23.04.18 Homelessness

Dying Homeless: Counting the deaths on UK streets

Dying Homeless is a long-term project by the Bureau of Investigative Journalism to count those that die homeless on UK streets.

The number of people who are living homeless has increased sharply in the UK. While we hear tragic stories about people who have died while sleeping rough, no-one counts how many homeless people die on the streets of Britain each year.

We are setting out to record these deaths, tell their stories and increase transparency.

We are asking the public, along with homelessness charities and local reporters around the country to join us in compiling this, first-of-its-kind, dataset.

Join the discussion: #makethemcount

If you know of a homeless person that passed away, please let us know

Report a death here

About the project

The number of people sleeping rough has risen sharply in recent years, the national figure has grown 169% since 2010.

During the bitter cold of the last, long winter, some deaths made headlines, including that of a man who died close to the Palace of Westminster.

Despite many vulnerable people being known to the authorities, local journalists and charities are often the only ones that report these deaths.

The Bureau spoke to councils, hospitals, coroners' offices, police forces and NGOs. While there is a charitable network recording information on people sleeping rough in London, we found that there is no centralised record of when and how people die homeless across the UK.

We have scoured local press reports, surveyed dozens of homelessness charities, interviewed doctors and other experts to pull together a list of known deaths. There is no obligation on councils or coroners to log these deaths. Therefore our count, sourced from publicly available information, is likely an underestimate.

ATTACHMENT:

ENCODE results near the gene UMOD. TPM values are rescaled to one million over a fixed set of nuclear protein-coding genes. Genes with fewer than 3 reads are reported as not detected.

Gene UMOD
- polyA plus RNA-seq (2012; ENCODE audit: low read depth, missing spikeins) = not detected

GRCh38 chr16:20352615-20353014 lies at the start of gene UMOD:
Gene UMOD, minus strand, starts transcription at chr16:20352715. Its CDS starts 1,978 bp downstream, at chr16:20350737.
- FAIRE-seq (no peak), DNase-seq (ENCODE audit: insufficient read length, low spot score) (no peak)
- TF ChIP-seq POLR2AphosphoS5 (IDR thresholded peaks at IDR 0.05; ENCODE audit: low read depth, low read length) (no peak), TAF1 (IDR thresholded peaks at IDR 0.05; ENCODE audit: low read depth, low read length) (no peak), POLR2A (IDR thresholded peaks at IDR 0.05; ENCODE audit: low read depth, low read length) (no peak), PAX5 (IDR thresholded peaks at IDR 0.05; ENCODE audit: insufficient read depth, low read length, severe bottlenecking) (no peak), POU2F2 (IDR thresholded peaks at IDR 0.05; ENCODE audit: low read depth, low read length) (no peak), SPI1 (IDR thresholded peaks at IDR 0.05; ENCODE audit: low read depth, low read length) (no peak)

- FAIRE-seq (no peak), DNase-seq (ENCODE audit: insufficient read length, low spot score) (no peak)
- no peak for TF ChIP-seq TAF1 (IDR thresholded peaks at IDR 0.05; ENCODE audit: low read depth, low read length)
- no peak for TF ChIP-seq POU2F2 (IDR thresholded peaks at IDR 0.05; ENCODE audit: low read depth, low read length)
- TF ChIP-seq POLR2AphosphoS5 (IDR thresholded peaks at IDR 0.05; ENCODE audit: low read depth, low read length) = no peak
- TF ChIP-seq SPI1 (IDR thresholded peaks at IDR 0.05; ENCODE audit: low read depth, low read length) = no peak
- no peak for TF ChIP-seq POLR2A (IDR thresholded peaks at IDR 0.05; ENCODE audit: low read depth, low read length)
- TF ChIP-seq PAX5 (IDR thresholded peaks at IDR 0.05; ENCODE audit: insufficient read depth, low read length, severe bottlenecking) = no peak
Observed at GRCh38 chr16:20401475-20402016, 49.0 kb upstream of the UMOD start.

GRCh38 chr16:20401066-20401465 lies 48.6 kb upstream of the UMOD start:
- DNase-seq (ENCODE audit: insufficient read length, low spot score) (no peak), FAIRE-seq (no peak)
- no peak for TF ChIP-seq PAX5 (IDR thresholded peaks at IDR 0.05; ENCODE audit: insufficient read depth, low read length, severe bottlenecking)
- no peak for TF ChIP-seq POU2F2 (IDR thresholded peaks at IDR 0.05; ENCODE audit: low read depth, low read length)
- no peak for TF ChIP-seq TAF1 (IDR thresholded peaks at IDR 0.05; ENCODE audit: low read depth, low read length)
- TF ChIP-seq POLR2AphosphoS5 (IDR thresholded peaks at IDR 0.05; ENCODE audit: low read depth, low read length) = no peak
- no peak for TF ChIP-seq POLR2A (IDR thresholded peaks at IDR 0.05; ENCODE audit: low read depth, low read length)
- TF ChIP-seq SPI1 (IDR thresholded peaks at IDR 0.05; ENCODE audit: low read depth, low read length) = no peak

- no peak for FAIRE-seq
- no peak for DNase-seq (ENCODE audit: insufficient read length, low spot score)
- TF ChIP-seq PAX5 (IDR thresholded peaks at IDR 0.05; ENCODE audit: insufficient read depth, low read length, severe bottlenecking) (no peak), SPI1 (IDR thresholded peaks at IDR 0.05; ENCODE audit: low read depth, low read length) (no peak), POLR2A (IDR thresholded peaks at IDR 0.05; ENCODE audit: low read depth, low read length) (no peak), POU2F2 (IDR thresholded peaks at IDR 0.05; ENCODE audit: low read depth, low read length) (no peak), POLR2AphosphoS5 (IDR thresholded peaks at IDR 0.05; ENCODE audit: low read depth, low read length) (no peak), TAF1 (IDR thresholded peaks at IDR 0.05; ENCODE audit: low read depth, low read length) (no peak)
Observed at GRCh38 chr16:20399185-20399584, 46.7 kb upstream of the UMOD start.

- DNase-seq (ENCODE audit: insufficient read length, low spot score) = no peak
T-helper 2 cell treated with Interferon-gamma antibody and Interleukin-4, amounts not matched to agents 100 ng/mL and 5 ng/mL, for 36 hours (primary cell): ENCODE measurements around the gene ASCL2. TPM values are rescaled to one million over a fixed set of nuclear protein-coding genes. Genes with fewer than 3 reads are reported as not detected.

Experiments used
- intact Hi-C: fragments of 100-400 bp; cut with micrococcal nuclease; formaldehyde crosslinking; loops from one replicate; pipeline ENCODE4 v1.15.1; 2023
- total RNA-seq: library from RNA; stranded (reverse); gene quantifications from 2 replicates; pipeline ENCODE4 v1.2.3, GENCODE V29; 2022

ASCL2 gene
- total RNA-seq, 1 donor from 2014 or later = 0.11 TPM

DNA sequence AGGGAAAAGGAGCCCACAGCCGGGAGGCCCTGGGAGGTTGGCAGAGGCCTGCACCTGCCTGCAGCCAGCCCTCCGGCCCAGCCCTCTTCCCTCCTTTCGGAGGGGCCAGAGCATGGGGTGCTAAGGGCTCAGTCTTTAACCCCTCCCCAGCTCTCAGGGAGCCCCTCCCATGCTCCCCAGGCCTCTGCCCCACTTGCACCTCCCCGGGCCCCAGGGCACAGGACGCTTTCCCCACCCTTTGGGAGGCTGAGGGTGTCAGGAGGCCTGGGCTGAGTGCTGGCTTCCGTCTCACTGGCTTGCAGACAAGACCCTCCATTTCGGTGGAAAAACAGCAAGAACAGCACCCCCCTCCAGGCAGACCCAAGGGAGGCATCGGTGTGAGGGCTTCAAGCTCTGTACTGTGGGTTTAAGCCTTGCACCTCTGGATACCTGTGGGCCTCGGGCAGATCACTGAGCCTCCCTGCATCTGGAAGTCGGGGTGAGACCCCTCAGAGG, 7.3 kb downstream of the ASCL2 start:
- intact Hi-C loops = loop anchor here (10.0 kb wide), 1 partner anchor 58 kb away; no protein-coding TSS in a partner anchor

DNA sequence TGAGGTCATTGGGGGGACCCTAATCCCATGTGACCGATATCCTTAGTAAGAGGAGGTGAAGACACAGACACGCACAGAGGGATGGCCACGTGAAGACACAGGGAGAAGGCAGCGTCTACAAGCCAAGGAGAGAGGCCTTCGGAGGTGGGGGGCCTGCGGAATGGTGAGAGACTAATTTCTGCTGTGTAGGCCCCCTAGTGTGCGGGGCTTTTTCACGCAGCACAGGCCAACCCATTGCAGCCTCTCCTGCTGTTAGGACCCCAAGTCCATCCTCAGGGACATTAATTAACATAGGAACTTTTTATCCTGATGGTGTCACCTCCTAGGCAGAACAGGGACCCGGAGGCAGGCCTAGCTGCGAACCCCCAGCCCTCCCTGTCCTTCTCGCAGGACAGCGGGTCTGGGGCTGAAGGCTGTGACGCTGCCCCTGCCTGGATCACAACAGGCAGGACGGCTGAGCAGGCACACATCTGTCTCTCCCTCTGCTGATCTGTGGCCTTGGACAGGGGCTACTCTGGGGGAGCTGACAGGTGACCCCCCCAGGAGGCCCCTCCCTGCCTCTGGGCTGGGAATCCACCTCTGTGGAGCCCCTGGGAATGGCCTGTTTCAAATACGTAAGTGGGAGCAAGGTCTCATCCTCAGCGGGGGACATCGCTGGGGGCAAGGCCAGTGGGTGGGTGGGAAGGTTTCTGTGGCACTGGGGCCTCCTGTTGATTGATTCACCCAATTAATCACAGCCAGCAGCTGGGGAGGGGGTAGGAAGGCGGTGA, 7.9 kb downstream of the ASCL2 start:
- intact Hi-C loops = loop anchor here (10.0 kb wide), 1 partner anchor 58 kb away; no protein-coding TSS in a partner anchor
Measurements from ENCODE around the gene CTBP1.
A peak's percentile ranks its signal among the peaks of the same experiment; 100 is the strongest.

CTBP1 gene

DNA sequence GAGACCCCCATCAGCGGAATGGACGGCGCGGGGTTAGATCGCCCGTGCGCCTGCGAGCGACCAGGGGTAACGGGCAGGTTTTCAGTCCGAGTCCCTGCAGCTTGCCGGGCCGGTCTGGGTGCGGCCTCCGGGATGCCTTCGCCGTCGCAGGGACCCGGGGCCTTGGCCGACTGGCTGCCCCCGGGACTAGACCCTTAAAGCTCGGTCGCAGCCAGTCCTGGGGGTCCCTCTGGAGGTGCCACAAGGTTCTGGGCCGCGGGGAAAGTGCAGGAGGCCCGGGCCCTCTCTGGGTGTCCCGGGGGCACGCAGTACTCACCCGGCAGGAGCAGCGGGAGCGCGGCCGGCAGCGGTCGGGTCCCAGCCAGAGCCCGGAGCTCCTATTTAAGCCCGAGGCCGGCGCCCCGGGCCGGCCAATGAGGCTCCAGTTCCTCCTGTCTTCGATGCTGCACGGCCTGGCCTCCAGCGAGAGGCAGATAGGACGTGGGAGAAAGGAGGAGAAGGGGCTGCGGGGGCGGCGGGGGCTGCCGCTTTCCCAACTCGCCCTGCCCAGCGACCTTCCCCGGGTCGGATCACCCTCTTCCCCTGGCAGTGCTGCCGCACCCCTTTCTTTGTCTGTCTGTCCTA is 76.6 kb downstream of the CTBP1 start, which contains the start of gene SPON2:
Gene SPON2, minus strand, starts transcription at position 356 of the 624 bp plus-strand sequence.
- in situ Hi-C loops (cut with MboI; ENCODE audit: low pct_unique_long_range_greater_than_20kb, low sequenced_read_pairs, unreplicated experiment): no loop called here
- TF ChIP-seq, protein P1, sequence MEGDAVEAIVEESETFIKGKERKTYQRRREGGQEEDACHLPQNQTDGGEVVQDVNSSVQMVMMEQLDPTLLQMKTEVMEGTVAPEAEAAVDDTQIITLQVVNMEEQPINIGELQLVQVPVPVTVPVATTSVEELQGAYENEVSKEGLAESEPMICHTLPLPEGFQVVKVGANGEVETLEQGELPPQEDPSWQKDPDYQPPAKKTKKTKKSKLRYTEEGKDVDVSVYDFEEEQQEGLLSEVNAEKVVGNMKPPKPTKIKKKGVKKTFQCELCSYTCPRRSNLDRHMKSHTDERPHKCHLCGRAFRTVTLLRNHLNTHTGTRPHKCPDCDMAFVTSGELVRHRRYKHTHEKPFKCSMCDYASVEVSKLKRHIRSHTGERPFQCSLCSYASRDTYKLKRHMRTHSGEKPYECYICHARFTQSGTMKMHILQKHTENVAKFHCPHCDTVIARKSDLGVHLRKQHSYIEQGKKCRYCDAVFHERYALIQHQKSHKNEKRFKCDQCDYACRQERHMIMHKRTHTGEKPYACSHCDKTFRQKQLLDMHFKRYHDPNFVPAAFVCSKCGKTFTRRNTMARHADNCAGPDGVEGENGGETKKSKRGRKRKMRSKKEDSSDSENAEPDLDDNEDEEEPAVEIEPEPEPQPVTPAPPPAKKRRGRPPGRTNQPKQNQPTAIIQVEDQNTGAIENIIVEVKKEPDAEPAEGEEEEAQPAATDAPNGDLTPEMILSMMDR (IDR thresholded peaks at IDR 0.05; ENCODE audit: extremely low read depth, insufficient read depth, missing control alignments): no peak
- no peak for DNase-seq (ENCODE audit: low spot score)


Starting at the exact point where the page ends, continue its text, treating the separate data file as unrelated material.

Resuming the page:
We are asking those working directly with homeless people, as well as our hundreds-strong network of local journalists, to advise us when they hear of a new death.

Where possible, we will gather information from police, coroners’ inquests and family members to fill in the details of the lives, and deaths, of each person.

We are using homeless charity, Crisis’ definition of homelessness as including: people sleeping rough, those registered as statutory homeless by their local authority, those who are living long term as 'hidden homeless', e.g. sofa-surfing.

When we are passed a name by the public, we will only publish if it has been verified by local homelessness charities, the coroner’s office or other officials.  

We recognise that there is often no clear-cut cause for many of these deaths, and that this is both a highly sensitive and complex issue. We commit to recording these deaths in a respectful and nuanced manner and we will redact sensitive information where necessary or requested by the family. We ask those who use our database to do the same.

Thanks to Nathalie Bloomer for additional reporting.

Header illustration by Andrew Garthwaite.